Classified alongside pollutants from vehicles, pesticides, and more, pet waste is considered highly toxic and a nearly never-ending nuisance in community associations.

“Not only is dog waste unsightly and unpleasant, it can be dangerous if it’s not properly removed,” says Diana Kavadias of pet waste removal service DoodyCalls. “The waste contains harmful bacteria associated with disease, such as salmonella, e. coli, giardia, and campylobacteriosis, which, if left to accumulate on our streets or public areas without proper removal, can be spread to other animals and humans.”

The problem isn’t unique to community associations.

Miami Beach has launched an educational campaign to keep Biscayne Bay clean and free of dog waste. The campaign aims to spread awareness about just how damaging uncollected waste is to the ocean. When left on the streets, rain collects the waste and carries it into the sea, polluting the water with harmful bacteria. This, in turn, kills off sea grass and other aquatic plants, as well as the animals that rely on them, such as manatees. Though many are unaware of the hazard, Miami Beach’s new campaign, Don’t Be Ruff on the Bay, aims to fix that through posters and signage, educating residents on the issue and encouraging waste cleanup.

Like Miami Beach, communities need to address the risks of pet waste to ensure the safety of the environment and community members.

Adrienne Brewer, a manager with Aperion Management Group, AAMC, in Oregon, recommends the following strategies:

  • Establish a policy and educate residents. Have clear-cut regulations and rules surrounding removal of pet waste and how the rules are enforced. There are several ways to educate residents. You can discuss pet waste during an open board meeting, publish a statement in your newsletter, send out information via email, or post information to the community website. By bringing awareness to the issue, you provide residents an opportunity to address it before the association intervenes.
  • Send a courtesy notice or violation. If you know whose animals are responsible for the uncollected dog poop, send the residents a formal letter. Some associations choose to implement DNA testing in their communities. Animals register and their DNA is stored so that samples found in uncollected waste can be matched and appropriate fines can be assessed to the owner’s account. This option can be costly, but it is accurate and effective.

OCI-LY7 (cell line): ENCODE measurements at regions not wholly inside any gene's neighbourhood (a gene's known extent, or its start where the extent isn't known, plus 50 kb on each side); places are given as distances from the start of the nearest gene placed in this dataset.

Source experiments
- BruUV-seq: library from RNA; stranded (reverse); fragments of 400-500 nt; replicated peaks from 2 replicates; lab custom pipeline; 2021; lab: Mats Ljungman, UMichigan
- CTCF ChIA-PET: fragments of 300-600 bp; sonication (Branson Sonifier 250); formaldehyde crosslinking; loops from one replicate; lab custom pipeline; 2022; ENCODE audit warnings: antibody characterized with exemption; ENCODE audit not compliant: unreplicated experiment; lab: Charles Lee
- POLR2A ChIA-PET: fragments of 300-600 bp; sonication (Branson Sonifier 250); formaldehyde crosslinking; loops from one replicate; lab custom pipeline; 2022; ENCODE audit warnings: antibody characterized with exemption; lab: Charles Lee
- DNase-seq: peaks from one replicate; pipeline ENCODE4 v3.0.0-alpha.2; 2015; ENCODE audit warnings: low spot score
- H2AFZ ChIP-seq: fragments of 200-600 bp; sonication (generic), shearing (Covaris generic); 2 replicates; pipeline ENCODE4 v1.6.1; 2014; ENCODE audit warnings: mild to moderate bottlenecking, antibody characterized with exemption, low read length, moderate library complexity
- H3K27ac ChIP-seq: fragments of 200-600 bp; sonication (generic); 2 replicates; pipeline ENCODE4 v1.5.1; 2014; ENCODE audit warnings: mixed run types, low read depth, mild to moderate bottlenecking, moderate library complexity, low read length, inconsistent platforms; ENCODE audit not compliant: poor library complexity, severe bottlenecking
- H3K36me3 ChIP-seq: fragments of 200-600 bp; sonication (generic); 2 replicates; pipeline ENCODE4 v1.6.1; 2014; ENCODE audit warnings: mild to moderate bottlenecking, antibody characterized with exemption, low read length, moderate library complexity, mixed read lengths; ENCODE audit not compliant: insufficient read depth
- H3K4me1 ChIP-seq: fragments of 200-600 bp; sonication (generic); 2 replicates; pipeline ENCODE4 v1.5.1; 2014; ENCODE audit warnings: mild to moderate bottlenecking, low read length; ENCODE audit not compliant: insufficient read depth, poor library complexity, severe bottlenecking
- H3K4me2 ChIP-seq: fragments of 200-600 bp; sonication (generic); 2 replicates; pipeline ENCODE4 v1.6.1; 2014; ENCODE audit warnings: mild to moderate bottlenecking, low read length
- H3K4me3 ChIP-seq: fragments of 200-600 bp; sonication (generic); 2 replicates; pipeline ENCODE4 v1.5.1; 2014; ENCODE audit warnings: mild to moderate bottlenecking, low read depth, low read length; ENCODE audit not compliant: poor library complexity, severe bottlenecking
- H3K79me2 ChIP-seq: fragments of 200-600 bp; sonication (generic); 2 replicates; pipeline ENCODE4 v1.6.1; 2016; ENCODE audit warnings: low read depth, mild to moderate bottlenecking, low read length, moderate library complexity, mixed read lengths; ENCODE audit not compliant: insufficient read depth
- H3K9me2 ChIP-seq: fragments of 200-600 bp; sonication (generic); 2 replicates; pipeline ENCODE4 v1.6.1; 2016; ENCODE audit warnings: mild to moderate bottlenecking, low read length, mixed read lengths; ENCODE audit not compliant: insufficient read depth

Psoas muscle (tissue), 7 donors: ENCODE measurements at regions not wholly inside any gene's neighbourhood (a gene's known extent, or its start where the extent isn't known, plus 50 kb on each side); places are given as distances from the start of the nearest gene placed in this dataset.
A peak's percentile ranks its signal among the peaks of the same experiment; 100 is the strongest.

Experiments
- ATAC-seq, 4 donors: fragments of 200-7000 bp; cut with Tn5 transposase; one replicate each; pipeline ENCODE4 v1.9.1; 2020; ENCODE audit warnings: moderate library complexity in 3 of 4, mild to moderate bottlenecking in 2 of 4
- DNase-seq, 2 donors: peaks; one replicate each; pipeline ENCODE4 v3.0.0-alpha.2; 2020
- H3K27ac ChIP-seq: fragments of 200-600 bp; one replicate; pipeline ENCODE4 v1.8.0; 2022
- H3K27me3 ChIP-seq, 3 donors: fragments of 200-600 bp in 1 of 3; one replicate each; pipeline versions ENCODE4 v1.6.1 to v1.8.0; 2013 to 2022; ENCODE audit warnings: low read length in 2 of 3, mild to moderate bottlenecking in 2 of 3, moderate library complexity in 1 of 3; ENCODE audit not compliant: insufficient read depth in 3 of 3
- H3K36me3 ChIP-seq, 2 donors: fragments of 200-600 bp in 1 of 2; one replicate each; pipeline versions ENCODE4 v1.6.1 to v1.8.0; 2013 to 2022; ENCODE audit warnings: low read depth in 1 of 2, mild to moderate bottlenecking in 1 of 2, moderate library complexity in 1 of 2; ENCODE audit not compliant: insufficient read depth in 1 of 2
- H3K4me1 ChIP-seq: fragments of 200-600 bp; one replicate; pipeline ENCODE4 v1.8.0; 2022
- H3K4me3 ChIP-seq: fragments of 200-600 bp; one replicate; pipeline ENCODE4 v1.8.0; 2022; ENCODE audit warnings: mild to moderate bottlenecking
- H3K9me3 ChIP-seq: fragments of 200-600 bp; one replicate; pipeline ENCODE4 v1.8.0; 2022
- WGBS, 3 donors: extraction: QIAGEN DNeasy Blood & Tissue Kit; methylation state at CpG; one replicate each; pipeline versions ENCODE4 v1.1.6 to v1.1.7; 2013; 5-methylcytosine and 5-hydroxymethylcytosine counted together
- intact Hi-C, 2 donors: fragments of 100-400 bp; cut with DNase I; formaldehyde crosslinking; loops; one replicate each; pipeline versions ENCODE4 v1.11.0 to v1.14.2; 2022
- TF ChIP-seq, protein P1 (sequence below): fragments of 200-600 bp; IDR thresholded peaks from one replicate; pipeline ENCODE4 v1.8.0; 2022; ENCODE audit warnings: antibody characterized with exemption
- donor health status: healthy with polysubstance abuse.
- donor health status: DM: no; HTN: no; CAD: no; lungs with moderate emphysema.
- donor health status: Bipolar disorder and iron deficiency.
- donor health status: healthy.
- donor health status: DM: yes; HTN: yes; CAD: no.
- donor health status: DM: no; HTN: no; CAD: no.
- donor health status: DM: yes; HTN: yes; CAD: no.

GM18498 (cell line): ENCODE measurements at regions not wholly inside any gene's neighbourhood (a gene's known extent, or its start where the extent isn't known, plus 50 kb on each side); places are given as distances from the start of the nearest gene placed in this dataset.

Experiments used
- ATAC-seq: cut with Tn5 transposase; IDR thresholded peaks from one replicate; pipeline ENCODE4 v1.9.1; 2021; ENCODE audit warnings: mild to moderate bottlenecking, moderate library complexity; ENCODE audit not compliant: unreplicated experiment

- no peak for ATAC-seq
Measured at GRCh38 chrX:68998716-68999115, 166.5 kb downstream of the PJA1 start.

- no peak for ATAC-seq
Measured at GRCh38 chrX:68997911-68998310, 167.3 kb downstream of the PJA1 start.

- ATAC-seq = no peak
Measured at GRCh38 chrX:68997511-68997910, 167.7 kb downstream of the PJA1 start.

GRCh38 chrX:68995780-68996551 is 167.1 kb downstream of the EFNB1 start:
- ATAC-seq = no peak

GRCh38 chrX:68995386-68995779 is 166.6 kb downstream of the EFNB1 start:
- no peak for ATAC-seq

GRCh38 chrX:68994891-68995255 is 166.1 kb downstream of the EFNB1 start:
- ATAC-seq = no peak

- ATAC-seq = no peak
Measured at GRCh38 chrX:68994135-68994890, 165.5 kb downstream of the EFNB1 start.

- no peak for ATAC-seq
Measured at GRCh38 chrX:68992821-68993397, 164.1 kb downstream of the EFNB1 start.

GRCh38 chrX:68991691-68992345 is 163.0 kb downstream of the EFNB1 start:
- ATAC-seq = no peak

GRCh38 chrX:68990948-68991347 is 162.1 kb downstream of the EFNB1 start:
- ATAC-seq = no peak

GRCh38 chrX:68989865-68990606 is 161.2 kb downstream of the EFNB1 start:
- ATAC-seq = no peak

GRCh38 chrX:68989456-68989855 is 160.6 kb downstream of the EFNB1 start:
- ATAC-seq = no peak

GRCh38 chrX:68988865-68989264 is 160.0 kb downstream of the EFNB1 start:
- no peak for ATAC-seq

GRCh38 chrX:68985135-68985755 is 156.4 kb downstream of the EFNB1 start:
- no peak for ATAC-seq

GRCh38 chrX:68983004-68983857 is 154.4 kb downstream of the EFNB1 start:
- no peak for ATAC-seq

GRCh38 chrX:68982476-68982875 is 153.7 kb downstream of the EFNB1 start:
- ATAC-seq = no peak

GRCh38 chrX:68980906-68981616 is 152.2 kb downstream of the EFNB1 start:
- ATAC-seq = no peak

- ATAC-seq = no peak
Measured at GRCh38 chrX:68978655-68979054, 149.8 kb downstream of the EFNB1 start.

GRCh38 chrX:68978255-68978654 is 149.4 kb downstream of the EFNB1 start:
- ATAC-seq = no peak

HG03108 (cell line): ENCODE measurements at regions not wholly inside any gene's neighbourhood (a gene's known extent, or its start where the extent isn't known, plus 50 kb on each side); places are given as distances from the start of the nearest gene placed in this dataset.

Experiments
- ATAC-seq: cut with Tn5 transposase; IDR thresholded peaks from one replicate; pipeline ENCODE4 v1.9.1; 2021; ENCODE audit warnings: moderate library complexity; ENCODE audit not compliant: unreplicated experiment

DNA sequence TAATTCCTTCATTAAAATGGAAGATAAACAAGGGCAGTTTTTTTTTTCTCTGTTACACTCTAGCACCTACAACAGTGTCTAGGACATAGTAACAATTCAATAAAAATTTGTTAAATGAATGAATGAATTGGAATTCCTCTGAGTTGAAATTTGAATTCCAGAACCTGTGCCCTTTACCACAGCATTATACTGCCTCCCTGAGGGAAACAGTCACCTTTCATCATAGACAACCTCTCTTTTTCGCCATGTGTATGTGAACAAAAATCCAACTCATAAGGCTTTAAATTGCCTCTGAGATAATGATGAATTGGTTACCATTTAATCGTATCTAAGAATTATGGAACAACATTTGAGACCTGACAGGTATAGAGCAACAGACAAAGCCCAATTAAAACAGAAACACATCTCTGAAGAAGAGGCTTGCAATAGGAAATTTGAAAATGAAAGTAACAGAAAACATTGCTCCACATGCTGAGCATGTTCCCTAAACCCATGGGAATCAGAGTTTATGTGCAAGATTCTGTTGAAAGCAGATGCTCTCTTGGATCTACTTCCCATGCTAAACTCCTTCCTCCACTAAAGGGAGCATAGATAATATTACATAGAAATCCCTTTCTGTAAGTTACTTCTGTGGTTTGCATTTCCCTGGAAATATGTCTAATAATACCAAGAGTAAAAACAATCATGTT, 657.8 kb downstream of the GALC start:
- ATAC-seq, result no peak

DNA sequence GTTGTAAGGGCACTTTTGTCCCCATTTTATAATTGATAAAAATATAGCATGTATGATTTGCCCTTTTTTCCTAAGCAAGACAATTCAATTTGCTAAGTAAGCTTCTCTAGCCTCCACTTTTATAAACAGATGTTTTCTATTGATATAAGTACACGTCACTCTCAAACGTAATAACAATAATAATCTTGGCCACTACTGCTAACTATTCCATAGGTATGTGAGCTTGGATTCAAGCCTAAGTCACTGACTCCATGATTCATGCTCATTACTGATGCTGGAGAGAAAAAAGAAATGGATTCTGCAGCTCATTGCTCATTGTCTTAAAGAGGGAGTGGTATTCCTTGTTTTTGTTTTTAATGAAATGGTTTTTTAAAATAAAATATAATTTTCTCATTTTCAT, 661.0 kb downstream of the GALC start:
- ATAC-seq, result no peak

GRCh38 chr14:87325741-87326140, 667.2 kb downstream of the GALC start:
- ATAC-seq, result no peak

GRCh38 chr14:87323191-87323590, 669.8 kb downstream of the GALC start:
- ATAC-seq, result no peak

• Install waste stations and send reminders. Make it convenient and easy for owners to pick up. Having pet waste stations located in high traffic areas will provide residents with no excuse. A sign or flyer also can help remind residents and visitors alike that there are rules and regulations in place.
  • Hire a pet waste removal service. A professional cleaning service will ensure that someone is responsible for picking up and properly disposing of the uncollected pet waste on a regular basis. Alternatively, if you have on-site maintenance staff, ask that they monitor and service any high traffic areas or problem spots.
  • Offer pet-friendly amenities. Some communities find that it can be easier to keep things tidy when dog owners are directed to one general location, such as a dog park. Just make sure the area is properly outfitted with waste stations and plenty of poop-scooping bags. Often, the peer pressure from seeing other dog owners clean up is enough. Having amenities where dogs can play and burn some of their energy also helps reduce issues seen when dogs get bored, such as excessive barking and property damage.

Communities should try to manage their pet waste issues as soon as they arise. Doing so reduces conflict, improves property values, and ensures a healthier environment.

  • Hazel Siff

    Hazel Siff is associate editor at CAI. She graduated from the University of California, Santa Barbara's communication department and worked as a student journalist at both UC Santa Barbara and Santa Monica College. Hazel has worked in print media, on multiple podcasts, and on a YouTube show. Originally from Western Massachusetts, she has spent the last several years living in Southern California.

Pin It on Pinterest

Share This

Share This

Share this post with your friends!